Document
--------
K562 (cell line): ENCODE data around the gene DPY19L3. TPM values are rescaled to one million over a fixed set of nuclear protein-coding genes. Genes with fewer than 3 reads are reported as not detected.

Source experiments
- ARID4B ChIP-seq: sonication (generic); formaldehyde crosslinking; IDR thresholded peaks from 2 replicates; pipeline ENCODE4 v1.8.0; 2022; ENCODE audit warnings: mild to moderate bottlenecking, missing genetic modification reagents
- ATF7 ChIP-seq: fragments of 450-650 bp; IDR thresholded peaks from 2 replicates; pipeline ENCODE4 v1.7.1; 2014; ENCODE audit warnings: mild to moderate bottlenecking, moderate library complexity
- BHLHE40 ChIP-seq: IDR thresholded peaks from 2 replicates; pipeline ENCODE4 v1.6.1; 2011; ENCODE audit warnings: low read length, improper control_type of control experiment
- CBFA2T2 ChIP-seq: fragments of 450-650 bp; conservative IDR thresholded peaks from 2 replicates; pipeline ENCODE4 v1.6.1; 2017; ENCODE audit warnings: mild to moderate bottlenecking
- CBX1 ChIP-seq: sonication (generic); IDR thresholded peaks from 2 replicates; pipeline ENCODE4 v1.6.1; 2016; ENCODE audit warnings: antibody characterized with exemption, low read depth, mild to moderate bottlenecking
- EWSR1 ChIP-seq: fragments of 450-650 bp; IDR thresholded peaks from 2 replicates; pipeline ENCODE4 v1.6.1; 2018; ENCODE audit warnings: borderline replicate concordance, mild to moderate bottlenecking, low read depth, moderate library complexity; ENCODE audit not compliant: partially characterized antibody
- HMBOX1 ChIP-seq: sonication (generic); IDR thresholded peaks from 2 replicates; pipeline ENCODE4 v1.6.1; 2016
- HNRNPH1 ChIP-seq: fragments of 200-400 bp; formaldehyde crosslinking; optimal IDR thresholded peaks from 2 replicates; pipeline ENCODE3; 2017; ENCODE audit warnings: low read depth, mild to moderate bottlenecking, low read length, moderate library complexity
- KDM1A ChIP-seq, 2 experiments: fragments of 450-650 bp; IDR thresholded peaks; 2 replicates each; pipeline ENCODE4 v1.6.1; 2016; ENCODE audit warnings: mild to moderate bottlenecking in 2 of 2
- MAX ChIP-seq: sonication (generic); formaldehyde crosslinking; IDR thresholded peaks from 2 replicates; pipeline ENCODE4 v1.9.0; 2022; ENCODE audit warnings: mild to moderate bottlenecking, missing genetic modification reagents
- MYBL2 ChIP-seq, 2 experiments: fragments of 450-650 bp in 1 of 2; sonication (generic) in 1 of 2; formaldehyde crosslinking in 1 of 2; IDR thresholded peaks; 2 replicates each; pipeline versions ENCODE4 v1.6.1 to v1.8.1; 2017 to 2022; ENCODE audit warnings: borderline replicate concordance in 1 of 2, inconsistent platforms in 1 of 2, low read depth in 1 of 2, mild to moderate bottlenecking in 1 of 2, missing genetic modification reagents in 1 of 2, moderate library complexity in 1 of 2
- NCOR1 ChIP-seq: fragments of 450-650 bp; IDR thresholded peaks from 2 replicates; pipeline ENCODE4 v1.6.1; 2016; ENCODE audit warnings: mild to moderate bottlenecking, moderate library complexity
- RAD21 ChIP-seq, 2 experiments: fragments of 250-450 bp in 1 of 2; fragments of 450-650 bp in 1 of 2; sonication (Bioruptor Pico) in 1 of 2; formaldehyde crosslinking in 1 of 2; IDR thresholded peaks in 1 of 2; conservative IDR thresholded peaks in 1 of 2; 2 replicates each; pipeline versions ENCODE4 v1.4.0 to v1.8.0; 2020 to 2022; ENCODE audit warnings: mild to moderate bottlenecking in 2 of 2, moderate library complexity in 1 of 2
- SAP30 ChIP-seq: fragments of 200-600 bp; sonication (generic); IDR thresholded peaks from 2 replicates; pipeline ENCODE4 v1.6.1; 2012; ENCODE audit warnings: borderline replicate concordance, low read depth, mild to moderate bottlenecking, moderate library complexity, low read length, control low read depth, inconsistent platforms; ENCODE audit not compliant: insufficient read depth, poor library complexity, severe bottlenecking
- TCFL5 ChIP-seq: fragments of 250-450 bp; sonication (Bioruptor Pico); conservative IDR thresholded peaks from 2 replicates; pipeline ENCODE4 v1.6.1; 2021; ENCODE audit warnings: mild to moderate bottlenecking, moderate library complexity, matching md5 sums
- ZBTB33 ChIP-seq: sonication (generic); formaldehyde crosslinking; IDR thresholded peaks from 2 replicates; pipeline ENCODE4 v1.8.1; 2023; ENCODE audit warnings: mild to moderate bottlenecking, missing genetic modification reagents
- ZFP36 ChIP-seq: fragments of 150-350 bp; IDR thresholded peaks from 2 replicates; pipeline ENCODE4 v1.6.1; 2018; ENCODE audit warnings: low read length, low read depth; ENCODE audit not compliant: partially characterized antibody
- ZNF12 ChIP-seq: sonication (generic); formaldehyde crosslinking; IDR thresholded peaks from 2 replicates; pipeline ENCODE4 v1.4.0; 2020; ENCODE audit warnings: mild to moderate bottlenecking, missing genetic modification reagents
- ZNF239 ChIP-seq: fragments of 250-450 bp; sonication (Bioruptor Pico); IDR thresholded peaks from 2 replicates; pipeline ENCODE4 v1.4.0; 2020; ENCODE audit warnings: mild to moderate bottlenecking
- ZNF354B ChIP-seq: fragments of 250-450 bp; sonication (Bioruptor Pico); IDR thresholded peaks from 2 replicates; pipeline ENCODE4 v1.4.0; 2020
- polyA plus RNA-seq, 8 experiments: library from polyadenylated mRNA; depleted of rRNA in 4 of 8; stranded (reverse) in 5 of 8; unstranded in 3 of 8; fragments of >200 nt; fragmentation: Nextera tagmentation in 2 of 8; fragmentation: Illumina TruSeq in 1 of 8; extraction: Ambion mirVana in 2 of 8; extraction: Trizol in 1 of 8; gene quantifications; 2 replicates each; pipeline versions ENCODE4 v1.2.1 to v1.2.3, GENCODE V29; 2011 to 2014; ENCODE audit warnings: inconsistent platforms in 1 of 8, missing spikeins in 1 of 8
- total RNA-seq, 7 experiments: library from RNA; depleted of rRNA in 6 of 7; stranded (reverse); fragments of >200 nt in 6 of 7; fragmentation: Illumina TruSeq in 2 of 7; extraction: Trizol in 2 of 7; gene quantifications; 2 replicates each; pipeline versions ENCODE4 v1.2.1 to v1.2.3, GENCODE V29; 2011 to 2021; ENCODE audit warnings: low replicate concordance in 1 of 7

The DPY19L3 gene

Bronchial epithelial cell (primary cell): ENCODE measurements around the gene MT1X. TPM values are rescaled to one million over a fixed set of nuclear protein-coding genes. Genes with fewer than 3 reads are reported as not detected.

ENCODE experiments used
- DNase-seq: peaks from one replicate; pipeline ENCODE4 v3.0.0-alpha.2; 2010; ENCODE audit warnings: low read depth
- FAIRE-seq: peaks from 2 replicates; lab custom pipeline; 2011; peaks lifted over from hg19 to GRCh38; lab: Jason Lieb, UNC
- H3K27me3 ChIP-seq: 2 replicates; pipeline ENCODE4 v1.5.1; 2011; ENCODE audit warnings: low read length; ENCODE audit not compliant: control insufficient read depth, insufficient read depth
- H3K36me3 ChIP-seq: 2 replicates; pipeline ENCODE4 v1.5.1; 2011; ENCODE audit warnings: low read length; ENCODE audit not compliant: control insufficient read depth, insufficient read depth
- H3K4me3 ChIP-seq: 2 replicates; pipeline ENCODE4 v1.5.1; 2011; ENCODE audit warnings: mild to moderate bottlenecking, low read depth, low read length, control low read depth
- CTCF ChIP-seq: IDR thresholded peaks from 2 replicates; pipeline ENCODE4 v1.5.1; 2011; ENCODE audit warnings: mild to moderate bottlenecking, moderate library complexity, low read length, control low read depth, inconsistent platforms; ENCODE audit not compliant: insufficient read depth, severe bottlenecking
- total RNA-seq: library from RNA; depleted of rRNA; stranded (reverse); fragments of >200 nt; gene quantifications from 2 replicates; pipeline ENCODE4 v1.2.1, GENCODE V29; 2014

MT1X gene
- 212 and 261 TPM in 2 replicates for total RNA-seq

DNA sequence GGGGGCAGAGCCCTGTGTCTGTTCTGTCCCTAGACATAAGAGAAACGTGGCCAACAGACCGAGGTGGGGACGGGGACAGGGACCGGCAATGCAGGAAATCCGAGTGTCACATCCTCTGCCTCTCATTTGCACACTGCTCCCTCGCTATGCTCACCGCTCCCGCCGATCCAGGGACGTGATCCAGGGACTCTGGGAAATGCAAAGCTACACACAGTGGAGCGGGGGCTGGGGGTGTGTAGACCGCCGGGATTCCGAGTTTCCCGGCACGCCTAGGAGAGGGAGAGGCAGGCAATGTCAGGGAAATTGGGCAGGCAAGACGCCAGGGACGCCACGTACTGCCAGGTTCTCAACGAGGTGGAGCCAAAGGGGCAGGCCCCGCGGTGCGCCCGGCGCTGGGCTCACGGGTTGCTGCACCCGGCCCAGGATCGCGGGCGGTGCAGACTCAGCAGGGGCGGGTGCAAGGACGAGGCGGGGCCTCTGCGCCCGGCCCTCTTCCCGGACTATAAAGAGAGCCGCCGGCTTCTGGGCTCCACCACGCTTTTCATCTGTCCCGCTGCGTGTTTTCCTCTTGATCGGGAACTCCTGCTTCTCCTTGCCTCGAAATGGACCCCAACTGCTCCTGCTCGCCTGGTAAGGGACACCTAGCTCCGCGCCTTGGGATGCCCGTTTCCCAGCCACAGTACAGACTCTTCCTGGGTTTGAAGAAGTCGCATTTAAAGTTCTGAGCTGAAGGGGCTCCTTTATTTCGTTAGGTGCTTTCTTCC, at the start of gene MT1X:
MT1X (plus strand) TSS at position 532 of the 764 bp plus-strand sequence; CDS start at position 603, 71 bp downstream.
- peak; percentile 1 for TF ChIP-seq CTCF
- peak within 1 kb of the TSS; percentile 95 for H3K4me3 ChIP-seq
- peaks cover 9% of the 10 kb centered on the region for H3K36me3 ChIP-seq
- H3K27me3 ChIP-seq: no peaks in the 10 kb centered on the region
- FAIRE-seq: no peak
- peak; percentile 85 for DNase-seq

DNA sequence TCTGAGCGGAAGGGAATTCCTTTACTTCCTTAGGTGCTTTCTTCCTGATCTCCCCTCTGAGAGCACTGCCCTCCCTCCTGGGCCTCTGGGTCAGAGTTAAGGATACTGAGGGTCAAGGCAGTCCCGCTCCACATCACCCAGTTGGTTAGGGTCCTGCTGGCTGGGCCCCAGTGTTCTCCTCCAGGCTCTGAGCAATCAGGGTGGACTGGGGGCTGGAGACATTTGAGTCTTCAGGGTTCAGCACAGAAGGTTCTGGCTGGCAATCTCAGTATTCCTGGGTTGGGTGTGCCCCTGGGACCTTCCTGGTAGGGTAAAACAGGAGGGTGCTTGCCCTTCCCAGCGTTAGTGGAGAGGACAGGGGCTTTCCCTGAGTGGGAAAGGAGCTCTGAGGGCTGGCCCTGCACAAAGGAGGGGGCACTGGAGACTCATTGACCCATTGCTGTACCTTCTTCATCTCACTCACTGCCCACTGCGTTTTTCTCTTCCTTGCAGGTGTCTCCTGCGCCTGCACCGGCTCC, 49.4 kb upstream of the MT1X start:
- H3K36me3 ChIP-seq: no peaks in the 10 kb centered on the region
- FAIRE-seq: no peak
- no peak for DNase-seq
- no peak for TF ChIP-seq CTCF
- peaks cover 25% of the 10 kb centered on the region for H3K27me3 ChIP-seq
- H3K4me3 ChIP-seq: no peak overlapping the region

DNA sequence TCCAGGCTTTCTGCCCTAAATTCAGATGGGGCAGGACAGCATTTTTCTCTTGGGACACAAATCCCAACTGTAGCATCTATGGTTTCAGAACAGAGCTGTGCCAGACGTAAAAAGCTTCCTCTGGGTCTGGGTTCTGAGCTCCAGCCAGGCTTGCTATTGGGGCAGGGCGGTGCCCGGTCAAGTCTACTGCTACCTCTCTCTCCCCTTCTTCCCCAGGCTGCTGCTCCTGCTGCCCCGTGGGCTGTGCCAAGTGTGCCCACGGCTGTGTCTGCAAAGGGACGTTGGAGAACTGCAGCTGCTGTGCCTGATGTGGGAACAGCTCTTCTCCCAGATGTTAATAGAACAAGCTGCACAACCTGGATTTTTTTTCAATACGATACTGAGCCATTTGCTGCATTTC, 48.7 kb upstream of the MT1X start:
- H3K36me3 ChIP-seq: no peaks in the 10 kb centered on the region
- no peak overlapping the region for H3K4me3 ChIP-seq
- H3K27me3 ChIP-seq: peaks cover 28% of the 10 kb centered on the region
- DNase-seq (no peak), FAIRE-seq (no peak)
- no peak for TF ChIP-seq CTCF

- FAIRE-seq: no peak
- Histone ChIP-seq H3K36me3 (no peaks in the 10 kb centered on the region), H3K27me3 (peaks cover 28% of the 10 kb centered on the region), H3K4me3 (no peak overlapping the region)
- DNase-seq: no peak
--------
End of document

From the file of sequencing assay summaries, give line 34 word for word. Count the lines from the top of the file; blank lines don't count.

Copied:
- total RNA-seq: library from RNA; depleted of rRNA; stranded (reverse); fragments of >200 nt; gene quantifications from 2 replicates; pipeline ENCODE4 v1.2.1, GENCODE V29; 2014